Fig. 2. Concentrations of TAs in surface water collected from Zhushan Bay, Meiliang Bay, Gonghu Bay, and Southern Taihu during summer, autumn, winter and spring. Mean and standard deviation of three sampling sites in each region are shown.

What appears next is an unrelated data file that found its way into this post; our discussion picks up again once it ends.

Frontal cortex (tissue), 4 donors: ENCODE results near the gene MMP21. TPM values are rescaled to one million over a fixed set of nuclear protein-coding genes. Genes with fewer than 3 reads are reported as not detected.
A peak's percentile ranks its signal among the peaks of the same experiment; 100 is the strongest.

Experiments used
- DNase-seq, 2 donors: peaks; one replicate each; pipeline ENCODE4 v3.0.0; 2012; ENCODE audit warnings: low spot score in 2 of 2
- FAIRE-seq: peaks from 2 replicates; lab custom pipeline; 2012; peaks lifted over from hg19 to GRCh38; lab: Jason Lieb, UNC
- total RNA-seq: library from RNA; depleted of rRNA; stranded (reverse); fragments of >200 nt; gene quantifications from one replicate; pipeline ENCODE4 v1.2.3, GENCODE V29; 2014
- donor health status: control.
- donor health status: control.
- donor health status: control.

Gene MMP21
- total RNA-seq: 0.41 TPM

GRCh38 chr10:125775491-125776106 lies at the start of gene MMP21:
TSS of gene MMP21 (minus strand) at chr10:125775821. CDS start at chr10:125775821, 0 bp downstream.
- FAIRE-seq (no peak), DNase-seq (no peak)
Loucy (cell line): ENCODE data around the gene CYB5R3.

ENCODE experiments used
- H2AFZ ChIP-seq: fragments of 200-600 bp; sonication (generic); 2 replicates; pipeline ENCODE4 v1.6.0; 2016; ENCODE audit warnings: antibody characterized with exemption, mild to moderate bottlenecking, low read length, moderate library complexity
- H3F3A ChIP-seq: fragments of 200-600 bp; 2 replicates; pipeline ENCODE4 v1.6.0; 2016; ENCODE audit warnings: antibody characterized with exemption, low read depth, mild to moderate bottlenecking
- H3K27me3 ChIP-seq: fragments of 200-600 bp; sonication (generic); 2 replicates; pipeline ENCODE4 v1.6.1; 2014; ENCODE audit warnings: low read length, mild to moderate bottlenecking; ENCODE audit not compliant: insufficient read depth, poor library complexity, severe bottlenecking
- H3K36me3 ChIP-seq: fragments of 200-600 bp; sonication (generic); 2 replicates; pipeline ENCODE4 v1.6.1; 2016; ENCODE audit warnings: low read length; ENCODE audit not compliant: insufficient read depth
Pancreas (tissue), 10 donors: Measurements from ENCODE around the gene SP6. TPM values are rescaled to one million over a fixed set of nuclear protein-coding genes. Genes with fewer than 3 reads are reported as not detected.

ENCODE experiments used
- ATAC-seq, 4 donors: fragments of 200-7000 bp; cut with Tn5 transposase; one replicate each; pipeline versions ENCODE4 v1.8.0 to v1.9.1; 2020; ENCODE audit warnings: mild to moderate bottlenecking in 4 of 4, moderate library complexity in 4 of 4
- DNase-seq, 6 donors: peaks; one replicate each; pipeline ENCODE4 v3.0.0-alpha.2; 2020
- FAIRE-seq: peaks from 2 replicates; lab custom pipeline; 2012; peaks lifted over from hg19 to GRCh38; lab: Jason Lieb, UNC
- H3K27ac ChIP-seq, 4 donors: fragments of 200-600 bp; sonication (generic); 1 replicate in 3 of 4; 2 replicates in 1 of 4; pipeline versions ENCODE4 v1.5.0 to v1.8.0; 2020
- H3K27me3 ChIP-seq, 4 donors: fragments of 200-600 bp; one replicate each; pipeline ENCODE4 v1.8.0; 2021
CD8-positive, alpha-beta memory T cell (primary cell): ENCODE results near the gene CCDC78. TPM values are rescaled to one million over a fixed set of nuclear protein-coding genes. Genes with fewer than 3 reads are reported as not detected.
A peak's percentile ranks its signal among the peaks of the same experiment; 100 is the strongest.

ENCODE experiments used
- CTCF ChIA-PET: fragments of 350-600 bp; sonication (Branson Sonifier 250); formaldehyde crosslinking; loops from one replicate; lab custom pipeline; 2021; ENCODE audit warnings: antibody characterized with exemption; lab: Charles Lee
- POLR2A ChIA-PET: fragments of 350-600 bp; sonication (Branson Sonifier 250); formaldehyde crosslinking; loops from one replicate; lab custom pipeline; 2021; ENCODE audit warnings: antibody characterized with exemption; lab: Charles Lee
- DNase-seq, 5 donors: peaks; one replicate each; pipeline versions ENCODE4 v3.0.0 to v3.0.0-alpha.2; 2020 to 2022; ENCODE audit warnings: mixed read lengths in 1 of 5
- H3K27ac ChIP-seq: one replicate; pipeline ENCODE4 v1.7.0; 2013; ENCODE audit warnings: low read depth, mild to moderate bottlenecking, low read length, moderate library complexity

that from Meiliang Bay and Gonghu Bay, the potential mobility of As in sediments from Southern Taihu was relatively lower. According to Fig. 4, the percentage of easily available As in sediments from Southern Taihu (including F1, F2, F3, and F4) was about 40%, obviously lower than that from northern regions (47–58%). Moreover, insoluble proportion of As (F7) in sediments from Southern Taihu (39%) was also significantly higher compared to that from northern regions (18–30%). Arsenic release from the sediments was closely associated with As fractionation in sediments, to a great extent resulting in significant As distribution in surface water of Lake Taihu. 3.5. The relationship between As distribution and the main water quality parameters in Lake Taihu Eutrophication is a phenomenon accompanied with the changes of water quality. In order to reveal the controlling factors which influence the distribution of arsenic in Lake Taihu, the relationships between the main water quality parameters and As concentrations were analyzed by calculating Pearson's correlation coefficient (Table 4). The results indicated that TAs and As(V) were positively correlated with TP, pH, WT, DOC, Fe, and Mn. At the same time, TAs was negatively correlated with DO concentrations. Arsenite and methylarsenicals showed positive correlations with DOC and Fe. Notably, methylarsenicals showed positive correlations with Chl-a, reflecting the role of phytoplankton on As methylation. RDA is necessary to further analyze the influences of the controlling factors on As distribution. In the RDA with As species and the main water quality parameters, the first and second axes contributed 55.3% and 11.0% of the total variation, respectively. Among the main water quality parameters, TP (F = 18.791, p = 0.001), Fe (F = 18.009, p = 0.001), DOC (F = 7.241, p = 0.002), Chl-a (F = 3.926, p = 0.032), and Mn (F = 3.604, p = 0.040) were selected as significant environmental factors by Monte Carlo permutation to explain As distribution, accounting for 94.3% of the amount of explanation of total explanatory variables (water quality parameters) (Fig. 5). Sampling sites from the four lake regions during four seasons were clustered in different quadrants according to different eutrophic status, reflecting clear spatial and temporal distribution. In the first and fourth quadrants, water samples from hyper-eutrophic Zhushan Bay and Meiliang Bay contained a large amount of As during summer and autumn. By contrast, the sampling sites during winter and spring, especially from Gonghu Bay and Southern Taihu, were always clustered in the second and third quadrants and composed of a minor proportion of As. The distributions of TAs and As(V) were significantly affected by TP, Fe, Mn, and DOC, according to the positive correlation among them (Fig. 5). Arsenite and methylarsenicals were significantly positively correlated by Chl-a, DOC and Fe, and thus generally occurred in hypereutrophic regions during summer. The conversion of As species as well as their relationship with the main water quality parameters measured in this study (including TN, TP, Chl-a, DOC, TDS, pH, DO, WT, Fe, and Mn) was also analyzed. The stepwise regression analysis was used to determine significant environmental factors which affected the conversion of As(V) to As(III) and